“Okay, I’m doing just that.” She hurried down the stairs to the hallway closet, pulled open the door, and dragged it out.
“Do you have it?”
“All right, I want you to reach down into the bag. At the bottom you’ll feel some duct tape holding the lining together. Pull it off.”
“I’ll have to put down the phone for a second. Is that all right?”
“Just do it!”
She flinched, then dropped the phone on the floor. She reached into the bag. Her arm was barely long enough to reach the bottom, and her hand shook so much she could hardly grip the tape, but she managed to pull it off. The lining came away.
Something bumped against her skin, making her recoil and yank her arm out of the bag. Cautiously, she peeked inside.
Lying at the bottom was a stack of money.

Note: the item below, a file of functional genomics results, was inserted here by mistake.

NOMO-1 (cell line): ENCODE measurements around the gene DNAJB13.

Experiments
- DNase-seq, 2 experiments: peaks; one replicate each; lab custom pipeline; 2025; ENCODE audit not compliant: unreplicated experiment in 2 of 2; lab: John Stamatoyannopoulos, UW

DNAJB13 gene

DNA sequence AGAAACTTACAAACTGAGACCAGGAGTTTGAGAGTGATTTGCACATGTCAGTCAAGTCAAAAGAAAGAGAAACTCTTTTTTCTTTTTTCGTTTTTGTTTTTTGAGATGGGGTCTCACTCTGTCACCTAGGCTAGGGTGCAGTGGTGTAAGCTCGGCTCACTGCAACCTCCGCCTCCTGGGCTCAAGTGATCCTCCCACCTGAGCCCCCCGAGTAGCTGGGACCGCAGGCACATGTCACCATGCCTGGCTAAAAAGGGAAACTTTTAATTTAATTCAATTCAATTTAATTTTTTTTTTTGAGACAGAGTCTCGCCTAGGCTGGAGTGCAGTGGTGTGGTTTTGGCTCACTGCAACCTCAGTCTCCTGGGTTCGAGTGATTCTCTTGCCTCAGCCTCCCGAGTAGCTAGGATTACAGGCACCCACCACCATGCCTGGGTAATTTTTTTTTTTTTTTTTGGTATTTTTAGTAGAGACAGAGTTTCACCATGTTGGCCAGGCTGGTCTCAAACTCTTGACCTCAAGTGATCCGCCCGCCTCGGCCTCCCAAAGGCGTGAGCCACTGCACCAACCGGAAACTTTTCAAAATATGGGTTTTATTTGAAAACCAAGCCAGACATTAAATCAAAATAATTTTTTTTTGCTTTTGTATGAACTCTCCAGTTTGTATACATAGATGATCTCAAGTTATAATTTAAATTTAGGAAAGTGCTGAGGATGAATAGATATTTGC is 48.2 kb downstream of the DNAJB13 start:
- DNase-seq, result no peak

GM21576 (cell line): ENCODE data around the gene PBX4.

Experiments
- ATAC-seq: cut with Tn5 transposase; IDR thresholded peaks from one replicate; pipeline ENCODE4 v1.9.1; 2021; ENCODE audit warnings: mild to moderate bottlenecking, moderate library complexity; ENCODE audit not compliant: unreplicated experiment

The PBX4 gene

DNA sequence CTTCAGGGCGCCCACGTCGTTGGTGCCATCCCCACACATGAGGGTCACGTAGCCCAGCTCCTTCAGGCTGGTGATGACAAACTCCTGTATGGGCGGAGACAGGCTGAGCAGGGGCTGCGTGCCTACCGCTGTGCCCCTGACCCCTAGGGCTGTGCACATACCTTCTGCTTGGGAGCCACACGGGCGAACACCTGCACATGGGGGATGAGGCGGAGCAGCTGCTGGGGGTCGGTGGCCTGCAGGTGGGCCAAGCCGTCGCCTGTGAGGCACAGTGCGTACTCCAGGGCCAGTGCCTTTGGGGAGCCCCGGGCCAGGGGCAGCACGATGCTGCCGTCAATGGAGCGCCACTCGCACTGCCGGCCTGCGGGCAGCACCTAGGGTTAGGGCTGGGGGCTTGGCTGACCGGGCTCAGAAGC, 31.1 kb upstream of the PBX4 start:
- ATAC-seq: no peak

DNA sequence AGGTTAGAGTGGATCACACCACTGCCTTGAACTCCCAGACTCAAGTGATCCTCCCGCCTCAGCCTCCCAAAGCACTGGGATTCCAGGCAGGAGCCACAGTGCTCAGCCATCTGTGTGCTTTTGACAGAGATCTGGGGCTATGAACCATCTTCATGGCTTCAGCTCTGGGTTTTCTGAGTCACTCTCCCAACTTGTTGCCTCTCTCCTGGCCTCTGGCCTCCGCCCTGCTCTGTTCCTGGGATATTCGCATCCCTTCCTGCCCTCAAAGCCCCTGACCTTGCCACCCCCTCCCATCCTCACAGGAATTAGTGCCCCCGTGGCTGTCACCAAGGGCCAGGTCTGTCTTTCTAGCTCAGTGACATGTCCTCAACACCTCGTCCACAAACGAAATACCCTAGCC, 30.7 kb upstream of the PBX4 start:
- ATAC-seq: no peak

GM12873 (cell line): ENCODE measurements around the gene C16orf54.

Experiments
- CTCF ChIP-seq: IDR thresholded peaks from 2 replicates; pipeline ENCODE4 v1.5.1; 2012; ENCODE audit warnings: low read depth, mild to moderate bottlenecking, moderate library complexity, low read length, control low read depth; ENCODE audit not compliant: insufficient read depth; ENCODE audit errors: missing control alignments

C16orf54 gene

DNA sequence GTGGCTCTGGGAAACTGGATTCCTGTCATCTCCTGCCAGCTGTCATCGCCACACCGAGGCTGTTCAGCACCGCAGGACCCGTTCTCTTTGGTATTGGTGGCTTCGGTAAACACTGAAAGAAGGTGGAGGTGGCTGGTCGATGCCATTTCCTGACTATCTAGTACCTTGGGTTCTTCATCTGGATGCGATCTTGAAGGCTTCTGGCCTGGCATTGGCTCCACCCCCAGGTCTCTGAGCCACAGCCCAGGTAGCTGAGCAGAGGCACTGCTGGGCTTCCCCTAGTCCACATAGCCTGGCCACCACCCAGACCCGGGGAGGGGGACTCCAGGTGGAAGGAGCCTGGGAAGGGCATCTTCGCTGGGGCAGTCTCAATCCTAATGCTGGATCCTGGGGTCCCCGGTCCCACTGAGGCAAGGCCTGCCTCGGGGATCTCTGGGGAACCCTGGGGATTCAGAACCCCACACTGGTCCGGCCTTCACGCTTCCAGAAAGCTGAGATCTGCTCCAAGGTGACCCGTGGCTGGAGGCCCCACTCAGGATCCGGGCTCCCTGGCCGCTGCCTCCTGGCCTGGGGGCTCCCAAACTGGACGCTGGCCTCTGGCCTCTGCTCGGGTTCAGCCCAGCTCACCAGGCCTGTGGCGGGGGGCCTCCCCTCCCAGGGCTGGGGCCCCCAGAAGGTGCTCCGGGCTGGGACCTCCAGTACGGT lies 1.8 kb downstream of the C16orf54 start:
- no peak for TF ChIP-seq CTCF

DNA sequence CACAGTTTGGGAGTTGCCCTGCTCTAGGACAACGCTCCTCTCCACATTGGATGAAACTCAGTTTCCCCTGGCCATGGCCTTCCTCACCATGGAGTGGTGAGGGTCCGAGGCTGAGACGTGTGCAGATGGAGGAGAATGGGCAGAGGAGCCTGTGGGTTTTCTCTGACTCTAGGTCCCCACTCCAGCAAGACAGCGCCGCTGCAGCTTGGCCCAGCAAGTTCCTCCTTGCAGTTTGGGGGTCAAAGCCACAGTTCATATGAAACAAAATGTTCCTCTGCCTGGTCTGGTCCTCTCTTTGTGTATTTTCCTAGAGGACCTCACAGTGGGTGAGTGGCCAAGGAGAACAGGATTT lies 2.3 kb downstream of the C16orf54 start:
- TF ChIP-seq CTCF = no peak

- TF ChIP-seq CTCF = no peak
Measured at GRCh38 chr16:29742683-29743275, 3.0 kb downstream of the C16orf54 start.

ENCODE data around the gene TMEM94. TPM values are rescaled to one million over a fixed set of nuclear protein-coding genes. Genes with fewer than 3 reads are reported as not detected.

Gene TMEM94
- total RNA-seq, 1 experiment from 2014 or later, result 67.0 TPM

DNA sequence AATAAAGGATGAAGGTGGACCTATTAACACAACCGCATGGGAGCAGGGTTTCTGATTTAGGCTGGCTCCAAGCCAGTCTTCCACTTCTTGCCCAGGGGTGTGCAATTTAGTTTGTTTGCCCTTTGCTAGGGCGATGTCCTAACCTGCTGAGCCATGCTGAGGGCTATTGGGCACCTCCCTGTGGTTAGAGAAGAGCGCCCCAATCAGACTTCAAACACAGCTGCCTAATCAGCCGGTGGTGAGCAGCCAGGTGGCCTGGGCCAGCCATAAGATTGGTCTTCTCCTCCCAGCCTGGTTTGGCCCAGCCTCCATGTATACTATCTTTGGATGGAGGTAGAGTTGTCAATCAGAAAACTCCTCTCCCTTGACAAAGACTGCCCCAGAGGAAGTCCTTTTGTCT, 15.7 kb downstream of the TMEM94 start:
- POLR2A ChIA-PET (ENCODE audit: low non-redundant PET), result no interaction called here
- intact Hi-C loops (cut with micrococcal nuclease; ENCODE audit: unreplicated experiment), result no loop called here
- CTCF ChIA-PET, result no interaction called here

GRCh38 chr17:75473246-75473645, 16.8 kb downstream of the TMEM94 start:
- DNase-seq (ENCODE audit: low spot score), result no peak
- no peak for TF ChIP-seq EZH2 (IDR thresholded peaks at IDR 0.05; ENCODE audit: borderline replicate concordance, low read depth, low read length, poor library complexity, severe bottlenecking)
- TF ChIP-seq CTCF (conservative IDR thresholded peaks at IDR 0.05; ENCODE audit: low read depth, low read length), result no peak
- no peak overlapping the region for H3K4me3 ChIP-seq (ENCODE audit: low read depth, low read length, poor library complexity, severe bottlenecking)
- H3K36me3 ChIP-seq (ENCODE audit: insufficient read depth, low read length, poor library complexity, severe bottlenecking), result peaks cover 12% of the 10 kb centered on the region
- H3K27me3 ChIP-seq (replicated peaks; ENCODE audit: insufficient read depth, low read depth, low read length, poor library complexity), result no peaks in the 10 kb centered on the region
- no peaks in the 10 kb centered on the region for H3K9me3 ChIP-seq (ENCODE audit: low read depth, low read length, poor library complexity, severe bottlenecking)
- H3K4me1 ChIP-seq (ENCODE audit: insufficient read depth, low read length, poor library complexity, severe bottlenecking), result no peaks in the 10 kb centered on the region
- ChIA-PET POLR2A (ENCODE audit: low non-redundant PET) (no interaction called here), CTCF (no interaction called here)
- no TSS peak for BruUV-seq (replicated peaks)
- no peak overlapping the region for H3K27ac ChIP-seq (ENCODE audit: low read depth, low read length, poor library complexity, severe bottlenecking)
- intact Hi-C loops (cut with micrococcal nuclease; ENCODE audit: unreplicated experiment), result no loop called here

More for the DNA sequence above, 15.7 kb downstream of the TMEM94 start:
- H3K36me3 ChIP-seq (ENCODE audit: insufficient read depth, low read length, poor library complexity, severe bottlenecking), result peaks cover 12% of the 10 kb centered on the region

She reached in again and pulled more of the lining away, as more stacks of money tumbled out.
“Cora! Cora! Are you still there?” Bill’s voice was shouting from the phone. She picked it up.
“Bill, what’s this money for? What’s going on?”
“There’s a briefcase in my office.” It was as if she’d said nothing. “Whatever’s in there, dump it out. I think it’ll be big enough to hold it all.”
“What are you talking about? Where did you get this money?”
“There’s no time!” She could hear him panting. “Listen,” he said more softly, “I’ll explain it to you when you get here, but you have to do what I say. If that money isn’t in the hands of some very scary people by three o’clock, they’re going to kill me, do you understand?”
“I’m in Huntington, Long Island. You have to get here.”
“But you took the car…”